There are many different bases upon which the DMV may decide that it is proper to suspend your driving privileges. Obviously, one way to maintain your driver’s license is to avoid things that can lead to suspension. Other times, though, when you’re on the wrong end of an improper suspension of your driving privileges, the correct step is to utilize the administrative and legal systems to fight back and get your license back. When that becomes necessary, look to an experienced San Francisco DMV defense attorney to help you.
One action the DMV can take is to place a “hold” on your license. While this may sound somewhat innocuous or less serious, it isn’t. A DMV hold can prevent you from renewing your license or can lead directly to a license suspension. One way that you can get a hold placed on your license is by failing to appear in traffic court. If you get a ticket, your ticket will contain a court date listed on it. If you don’t show up for that court date and don’t otherwise resolve your ticket, then the DMV places a hold on your license under Vehicle Code Section 40509.5.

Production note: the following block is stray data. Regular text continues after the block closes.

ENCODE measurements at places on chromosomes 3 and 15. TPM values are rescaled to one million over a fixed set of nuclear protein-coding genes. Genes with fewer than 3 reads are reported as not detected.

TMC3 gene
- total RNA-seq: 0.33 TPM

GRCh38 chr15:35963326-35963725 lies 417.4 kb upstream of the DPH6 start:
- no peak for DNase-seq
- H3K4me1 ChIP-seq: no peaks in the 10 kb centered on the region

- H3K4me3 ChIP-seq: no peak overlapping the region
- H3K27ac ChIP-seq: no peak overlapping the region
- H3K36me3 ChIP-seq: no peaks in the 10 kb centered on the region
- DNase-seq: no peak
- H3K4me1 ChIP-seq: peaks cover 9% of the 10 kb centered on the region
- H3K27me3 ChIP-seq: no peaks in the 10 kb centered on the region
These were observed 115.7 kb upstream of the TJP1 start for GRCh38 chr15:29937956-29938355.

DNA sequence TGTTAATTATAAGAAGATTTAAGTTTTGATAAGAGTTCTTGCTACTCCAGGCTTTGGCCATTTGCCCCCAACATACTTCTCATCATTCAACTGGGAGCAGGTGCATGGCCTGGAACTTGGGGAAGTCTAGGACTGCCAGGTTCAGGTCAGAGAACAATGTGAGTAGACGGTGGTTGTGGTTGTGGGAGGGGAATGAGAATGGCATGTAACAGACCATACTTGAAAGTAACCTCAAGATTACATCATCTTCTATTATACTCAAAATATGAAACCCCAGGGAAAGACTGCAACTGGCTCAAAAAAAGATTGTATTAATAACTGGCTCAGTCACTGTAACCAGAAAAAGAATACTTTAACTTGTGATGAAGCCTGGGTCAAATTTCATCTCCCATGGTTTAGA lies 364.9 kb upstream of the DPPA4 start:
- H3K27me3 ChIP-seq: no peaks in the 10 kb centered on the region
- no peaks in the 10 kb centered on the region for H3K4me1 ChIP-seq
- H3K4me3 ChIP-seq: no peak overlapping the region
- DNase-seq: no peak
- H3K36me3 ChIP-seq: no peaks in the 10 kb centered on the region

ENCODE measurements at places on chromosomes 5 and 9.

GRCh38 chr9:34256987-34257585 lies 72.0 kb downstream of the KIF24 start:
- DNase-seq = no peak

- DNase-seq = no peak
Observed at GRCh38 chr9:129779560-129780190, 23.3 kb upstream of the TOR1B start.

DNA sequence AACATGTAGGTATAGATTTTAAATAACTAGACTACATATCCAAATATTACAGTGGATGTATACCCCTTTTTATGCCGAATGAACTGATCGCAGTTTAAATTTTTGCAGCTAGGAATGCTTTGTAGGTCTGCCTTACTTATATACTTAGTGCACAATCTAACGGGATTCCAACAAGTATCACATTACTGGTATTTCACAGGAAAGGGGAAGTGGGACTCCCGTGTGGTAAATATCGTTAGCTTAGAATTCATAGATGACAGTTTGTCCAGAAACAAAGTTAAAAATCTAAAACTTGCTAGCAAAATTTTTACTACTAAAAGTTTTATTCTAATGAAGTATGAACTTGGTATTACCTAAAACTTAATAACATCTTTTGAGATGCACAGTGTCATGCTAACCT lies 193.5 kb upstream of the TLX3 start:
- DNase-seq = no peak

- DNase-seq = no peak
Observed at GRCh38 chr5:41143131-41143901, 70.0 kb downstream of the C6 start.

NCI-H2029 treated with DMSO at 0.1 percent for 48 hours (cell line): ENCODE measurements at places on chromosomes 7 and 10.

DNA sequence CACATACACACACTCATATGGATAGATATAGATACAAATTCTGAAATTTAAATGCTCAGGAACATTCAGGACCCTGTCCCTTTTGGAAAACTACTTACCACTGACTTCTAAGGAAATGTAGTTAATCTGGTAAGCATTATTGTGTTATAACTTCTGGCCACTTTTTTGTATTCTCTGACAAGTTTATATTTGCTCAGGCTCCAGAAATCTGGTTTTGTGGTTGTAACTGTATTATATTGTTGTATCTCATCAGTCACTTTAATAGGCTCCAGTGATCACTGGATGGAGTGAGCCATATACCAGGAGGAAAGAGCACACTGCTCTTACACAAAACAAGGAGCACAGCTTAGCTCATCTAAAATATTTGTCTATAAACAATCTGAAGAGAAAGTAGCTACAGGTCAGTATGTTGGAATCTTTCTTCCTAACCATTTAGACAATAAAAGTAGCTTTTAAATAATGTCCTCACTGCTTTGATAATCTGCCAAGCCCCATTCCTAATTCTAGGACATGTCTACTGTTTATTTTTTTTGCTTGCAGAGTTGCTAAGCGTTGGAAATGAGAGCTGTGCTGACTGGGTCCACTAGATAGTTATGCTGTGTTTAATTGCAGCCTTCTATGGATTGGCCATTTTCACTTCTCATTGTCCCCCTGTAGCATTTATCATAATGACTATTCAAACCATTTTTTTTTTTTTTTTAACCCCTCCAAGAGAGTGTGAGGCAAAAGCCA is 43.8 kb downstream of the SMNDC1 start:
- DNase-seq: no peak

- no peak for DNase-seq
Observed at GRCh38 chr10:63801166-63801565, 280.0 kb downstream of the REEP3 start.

You may have heard that California changed its laws regarding traffic court and license suspensions in 2017. Be aware that that 2107 law ended the practice of suspending licenses based on your failure to pay your traffic ticket fine, not your failure to appear in traffic court.